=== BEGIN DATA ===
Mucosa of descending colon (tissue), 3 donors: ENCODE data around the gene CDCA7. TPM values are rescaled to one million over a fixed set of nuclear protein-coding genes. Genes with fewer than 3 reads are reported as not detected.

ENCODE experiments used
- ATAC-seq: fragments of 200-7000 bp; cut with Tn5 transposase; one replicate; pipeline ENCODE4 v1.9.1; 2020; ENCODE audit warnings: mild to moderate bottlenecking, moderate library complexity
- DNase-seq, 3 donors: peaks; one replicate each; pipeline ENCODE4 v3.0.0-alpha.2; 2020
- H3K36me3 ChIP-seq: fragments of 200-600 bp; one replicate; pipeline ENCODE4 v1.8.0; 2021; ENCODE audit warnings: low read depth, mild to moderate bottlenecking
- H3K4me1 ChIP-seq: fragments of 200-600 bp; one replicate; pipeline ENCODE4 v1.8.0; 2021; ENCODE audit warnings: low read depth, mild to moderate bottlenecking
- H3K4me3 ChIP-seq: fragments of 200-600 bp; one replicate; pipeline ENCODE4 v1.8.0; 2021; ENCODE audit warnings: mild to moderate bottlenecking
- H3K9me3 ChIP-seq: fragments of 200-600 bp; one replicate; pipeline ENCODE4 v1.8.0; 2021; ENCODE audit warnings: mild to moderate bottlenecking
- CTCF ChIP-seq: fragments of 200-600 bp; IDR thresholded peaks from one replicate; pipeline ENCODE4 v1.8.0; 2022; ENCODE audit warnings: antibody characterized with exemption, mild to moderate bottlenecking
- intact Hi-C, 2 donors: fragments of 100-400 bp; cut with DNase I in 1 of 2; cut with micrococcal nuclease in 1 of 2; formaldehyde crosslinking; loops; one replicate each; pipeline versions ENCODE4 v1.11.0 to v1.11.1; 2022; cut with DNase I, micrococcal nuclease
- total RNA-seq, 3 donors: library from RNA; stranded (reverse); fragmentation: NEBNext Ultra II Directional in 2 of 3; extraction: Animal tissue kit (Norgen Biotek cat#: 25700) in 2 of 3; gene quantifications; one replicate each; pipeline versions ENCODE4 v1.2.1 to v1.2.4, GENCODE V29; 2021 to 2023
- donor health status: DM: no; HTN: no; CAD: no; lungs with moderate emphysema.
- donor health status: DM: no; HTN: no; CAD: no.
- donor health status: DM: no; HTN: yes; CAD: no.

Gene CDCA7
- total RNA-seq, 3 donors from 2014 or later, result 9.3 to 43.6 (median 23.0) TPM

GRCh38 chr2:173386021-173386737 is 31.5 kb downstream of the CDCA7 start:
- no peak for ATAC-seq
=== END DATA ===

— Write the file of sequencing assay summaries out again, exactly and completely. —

Mucosa of descending colon (tissue), 3 donors: ENCODE data around the gene CDCA7. TPM values are rescaled to one million over a fixed set of nuclear protein-coding genes. Genes with fewer than 3 reads are reported as not detected.

ENCODE experiments used
- ATAC-seq: fragments of 200-7000 bp; cut with Tn5 transposase; one replicate; pipeline ENCODE4 v1.9.1; 2020; ENCODE audit warnings: mild to moderate bottlenecking, moderate library complexity
- DNase-seq, 3 donors: peaks; one replicate each; pipeline ENCODE4 v3.0.0-alpha.2; 2020
- H3K36me3 ChIP-seq: fragments of 200-600 bp; one replicate; pipeline ENCODE4 v1.8.0; 2021; ENCODE audit warnings: low read depth, mild to moderate bottlenecking
- H3K4me1 ChIP-seq: fragments of 200-600 bp; one replicate; pipeline ENCODE4 v1.8.0; 2021; ENCODE audit warnings: low read depth, mild to moderate bottlenecking
- H3K4me3 ChIP-seq: fragments of 200-600 bp; one replicate; pipeline ENCODE4 v1.8.0; 2021; ENCODE audit warnings: mild to moderate bottlenecking
- H3K9me3 ChIP-seq: fragments of 200-600 bp; one replicate; pipeline ENCODE4 v1.8.0; 2021; ENCODE audit warnings: mild to moderate bottlenecking
- CTCF ChIP-seq: fragments of 200-600 bp; IDR thresholded peaks from one replicate; pipeline ENCODE4 v1.8.0; 2022; ENCODE audit warnings: antibody characterized with exemption, mild to moderate bottlenecking
- intact Hi-C, 2 donors: fragments of 100-400 bp; cut with DNase I in 1 of 2; cut with micrococcal nuclease in 1 of 2; formaldehyde crosslinking; loops; one replicate each; pipeline versions ENCODE4 v1.11.0 to v1.11.1; 2022; cut with DNase I, micrococcal nuclease
- total RNA-seq, 3 donors: library from RNA; stranded (reverse); fragmentation: NEBNext Ultra II Directional in 2 of 3; extraction: Animal tissue kit (Norgen Biotek cat#: 25700) in 2 of 3; gene quantifications; one replicate each; pipeline versions ENCODE4 v1.2.1 to v1.2.4, GENCODE V29; 2021 to 2023
- donor health status: DM: no; HTN: no; CAD: no; lungs with moderate emphysema.
- donor health status: DM: no; HTN: no; CAD: no.
- donor health status: DM: no; HTN: yes; CAD: no.

Gene CDCA7
- total RNA-seq, 3 donors from 2014 or later, result 9.3 to 43.6 (median 23.0) TPM

GRCh38 chr2:173386021-173386737 is 31.5 kb downstream of the CDCA7 start:
- no peak for ATAC-seq